The Deputy Chief Secretary of the Tobago House of Assembly (THA) Joel Jack has begun a series of meetings as part of the preparations for his presentation in June of the THA 2020 Fiscal Budget.
Newsday was told the Division of Finance and the Economy engaged businesses, trade unions, civic and NGO organisations involved in the delivery of financial and social services to Tobago to highlight their proposals for consideration by the division in preparing a comprehensive and inclusive Tobago budget statement.
The first meeting took place on Monday afternoon, among Jack, administrator Wendy Guy Hernandez, president of the Tobago Agricultural Society Dedan Daniel, treasurer of the Bee-Keepers Association James Keron and a team from the Division of Finance and the Economy.
Jack said the agriculture sector will continue to be a focus of the budget and the THA is giving the sector the attention it deserves. He said in the past some recommendations from the agricultural sector have been included in the budget document.
He said there will be continued support and investment for access road programmes, which should result in increased business activity for farmers. He added that the tendering process for the Goldsborough irrigation system project is nearing completion and when it is installed, there would be relief for farmers, especially in the dry season.
Daniel said the agriculture society is keen in becoming a real market player, as it hopes to move the sector’s Gross Domestic Production (GDP) contribution from the current one per cent to about ten per cent by 2022. The national average is around four per cent.
He said the society plans to undertake some key strategies that would propel the sector to a level of prosperity and sustainability. Among its plans are to redefine farming as a business and not a hobby, engage more women and youth participation, identify and close marketing gaps, use the model of “good and sustainable farming” practices and brand Tobago products under the name of "Bago Fresh."
Included in the proposals from the Bee-Keepers Association and the agricultural society is the establishment of three training production apiaries in Castara, Lowlands and Roxborough that will train 12 beekeepers in each area.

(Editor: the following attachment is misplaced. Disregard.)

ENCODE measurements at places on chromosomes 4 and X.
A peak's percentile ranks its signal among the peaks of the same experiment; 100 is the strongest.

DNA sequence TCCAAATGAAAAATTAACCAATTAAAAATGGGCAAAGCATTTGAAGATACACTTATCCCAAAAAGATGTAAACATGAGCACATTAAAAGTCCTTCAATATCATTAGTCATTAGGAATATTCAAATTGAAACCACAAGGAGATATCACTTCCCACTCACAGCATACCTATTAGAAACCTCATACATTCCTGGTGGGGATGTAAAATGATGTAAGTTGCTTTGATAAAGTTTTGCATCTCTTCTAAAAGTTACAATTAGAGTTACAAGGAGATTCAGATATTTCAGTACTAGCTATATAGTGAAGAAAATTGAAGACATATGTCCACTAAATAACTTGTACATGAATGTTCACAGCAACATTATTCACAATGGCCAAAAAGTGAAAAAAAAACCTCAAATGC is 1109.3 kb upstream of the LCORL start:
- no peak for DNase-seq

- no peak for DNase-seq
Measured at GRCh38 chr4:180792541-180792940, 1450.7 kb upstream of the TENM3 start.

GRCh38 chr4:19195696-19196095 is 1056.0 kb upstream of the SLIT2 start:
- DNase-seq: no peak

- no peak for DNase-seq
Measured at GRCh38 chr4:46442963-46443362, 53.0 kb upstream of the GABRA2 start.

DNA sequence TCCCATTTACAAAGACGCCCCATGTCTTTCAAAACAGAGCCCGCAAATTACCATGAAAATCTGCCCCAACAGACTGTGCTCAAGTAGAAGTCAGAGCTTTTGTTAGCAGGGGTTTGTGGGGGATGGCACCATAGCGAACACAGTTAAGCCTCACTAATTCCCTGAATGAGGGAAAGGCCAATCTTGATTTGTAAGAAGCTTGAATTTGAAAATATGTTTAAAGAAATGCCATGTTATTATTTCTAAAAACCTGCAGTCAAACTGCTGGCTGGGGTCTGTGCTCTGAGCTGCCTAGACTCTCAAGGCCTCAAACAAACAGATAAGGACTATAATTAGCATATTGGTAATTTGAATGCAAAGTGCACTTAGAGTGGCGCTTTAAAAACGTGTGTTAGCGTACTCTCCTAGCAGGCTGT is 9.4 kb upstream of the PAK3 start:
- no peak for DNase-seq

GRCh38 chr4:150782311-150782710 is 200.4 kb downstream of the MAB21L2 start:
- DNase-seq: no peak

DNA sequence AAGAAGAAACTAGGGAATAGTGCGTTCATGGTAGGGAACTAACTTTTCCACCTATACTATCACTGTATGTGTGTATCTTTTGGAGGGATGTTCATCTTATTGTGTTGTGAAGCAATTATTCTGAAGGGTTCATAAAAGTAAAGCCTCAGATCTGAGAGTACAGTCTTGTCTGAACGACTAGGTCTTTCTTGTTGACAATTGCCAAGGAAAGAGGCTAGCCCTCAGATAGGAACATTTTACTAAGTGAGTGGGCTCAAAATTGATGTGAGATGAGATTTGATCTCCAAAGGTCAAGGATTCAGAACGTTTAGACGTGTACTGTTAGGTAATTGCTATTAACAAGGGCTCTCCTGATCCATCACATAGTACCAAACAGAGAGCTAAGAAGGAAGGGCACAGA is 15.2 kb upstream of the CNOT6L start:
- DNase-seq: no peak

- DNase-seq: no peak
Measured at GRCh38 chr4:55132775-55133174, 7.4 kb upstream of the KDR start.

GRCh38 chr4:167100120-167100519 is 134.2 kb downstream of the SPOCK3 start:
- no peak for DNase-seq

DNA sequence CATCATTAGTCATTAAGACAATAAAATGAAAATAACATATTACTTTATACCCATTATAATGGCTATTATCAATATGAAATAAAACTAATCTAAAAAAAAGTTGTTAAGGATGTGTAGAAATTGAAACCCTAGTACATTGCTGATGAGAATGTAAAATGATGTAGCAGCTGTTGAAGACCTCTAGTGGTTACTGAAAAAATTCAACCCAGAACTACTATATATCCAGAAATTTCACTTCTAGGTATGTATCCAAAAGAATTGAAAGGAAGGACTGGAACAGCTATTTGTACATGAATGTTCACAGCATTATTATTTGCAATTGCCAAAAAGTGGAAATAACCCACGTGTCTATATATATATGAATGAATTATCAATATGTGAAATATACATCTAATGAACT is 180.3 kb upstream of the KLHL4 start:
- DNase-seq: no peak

Representatives from the Tobago hotel sector also held discussions with Jack and his team. On Tuesday morning, president of the Tobago Hotel and Tourism Association (THTA) Chris James, president of the Tobago Unique Bed and Breakfast & Self Catering Association Kaye Trotman and THTA directors Gloria Jones Knapp of Café Havana and Winston Pereira of Miller’s Guest House made a presentation at the secretary’s office.
James said both international and domestic arrivals have declined since 2006, for a number of reasons. On the international level, there are no direct flights into Tobago, and within recent times, the breakdown of the air and seabridge continued to affect domestic travel negatively.
He pointed out that there are high taxes which affect the Tobago industry, such as corporation tax, business levy, Green Fund and duties on supplies. He suggested the room tax should be at ten percent and be used for tourism marketing.
He said with over 500 properties on the island, the association is hoping to start social-media training for all property owners expected to last at least 12 months. Jack suggested an information and communications technology component should form part of the training in alignment with the THA’s concept of an "intelligent island."
Jack believes the 13 per cent contribution to GDP by the sector can be increased and said there must be linkages with other sectors such as agriculture and other service sectors.
He will be meeting next with Minister of Finance Colm Imbert before his budget presentation.